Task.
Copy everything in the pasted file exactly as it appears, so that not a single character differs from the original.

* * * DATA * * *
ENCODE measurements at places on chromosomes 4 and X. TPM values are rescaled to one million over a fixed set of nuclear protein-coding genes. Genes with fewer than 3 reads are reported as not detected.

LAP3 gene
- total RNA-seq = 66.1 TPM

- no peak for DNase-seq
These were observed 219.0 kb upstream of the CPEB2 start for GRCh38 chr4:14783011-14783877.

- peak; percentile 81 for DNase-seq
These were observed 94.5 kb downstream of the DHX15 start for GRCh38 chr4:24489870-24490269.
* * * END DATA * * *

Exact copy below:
ENCODE measurements at places on chromosomes 4 and X. TPM values are rescaled to one million over a fixed set of nuclear protein-coding genes. Genes with fewer than 3 reads are reported as not detected.

LAP3 gene
- total RNA-seq = 66.1 TPM

- no peak for DNase-seq
These were observed 219.0 kb upstream of the CPEB2 start for GRCh38 chr4:14783011-14783877.

- peak; percentile 81 for DNase-seq
These were observed 94.5 kb downstream of the DHX15 start for GRCh38 chr4:24489870-24490269.